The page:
Thursday, August 25, 2005

This Dog Don't Hunt

Riley, our 8-month-old Goldie, lives a charmed life, as it turns out.

He is a mammoth mutt. A golden-hair retriever whose ears look like they have been styled with a crimper whenever he goes swimming. His paws are wooly-mammoth big, and when he runs, his hind legs lag, pulling his rump off to the side. This makes him look like a ladder truck heading for a fire.

We went camping this summer, and he slept in the tent with my wife and I. Every night, he would circle our air mattress twice, then flop down between us, but at a queer angle: his rump landing on my chest, while his front end rested solidly at my wife's head. He really needs to fix that alignment.

On one night, I had to leave our tent to relieve my bladder, which involves a trip to an outhouse some 50 yards up a hill, in the dark, at the end of a bramble and root-rutted path. Riley, never one to miss any part of the action, popped up and expected me to take him with me. I whispered a hoarse No. Sit. Stay. Heal. Go. Stop it. Let go of my arm, you hairy freak until he relented and sauntered into the tent and over to the window. I struggled up the path, every so often flashing the light back to that little window, and his beady little canine pupils reflected the light, Cujo-like.

On coming back, I feared he would start yelping. I was sure his guard-dog instinct would erupt in him, and that he would start pouncing my wife's back in an attempt to alert her to THE STRANGER ON THE PATH. This is what loyal dogs do for their families: they bark obscenities at angry bears while the family can escape; they catch white-shirted Bible-thumpers in mid sentence and rush them off your lawn. ("Good morning, have you found...JESUS!")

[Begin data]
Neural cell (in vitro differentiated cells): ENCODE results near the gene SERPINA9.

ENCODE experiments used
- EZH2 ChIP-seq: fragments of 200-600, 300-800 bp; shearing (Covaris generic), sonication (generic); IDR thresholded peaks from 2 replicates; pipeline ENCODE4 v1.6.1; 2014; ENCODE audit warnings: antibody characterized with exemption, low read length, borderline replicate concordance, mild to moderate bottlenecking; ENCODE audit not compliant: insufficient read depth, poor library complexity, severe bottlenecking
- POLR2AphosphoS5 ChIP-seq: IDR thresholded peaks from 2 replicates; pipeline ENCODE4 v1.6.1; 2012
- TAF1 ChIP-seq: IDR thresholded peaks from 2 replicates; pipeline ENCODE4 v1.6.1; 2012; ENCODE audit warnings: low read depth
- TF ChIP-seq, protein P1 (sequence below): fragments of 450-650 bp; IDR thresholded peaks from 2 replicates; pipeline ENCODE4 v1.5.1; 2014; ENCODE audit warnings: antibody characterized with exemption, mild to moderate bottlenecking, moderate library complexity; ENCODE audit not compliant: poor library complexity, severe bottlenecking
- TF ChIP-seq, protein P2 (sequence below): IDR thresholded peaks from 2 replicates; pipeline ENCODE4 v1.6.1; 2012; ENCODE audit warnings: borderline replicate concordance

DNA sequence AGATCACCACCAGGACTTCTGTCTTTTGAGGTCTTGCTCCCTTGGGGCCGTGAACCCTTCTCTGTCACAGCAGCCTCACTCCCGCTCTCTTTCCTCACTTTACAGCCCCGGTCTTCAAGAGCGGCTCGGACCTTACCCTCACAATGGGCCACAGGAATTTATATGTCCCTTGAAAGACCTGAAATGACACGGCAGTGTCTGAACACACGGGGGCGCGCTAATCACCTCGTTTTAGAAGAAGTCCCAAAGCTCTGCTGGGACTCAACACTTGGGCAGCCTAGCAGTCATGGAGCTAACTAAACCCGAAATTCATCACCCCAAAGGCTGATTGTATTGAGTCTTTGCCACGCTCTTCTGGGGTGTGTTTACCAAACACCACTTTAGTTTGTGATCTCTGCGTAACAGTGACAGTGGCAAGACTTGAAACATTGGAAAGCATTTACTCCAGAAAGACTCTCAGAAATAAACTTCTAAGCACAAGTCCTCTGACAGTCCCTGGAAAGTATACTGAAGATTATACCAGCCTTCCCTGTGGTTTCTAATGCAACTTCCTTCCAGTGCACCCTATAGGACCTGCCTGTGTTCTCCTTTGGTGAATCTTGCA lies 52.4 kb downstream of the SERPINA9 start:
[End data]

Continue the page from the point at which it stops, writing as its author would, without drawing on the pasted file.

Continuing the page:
Yeah, right. Riley didn't so much as fart when I entered the tent. I could have been carrying a machete. I could have been growling. All he did was try to muscle his way out of the tent as I opened the zipper to get in, cursing him in hushed camp-sized tones Git. Knock it off. Don't lick me there. Rest. Go. Stop it. Break this tent and I'll break your arms.

1 comment:

  1. I seriously cannot wait to get your book; your writing voice is wonderful. Loved this. It reminds me of a true (and very disturbing) story my husband's friend told us one summer about a remote camping trip and a very different result. I really want to write about it now, but I just don't know if I can invoke the creepy feeling we got hearing it (it would involve conveying a tone of voice, which can't be easy.) Thanks for the inspiration.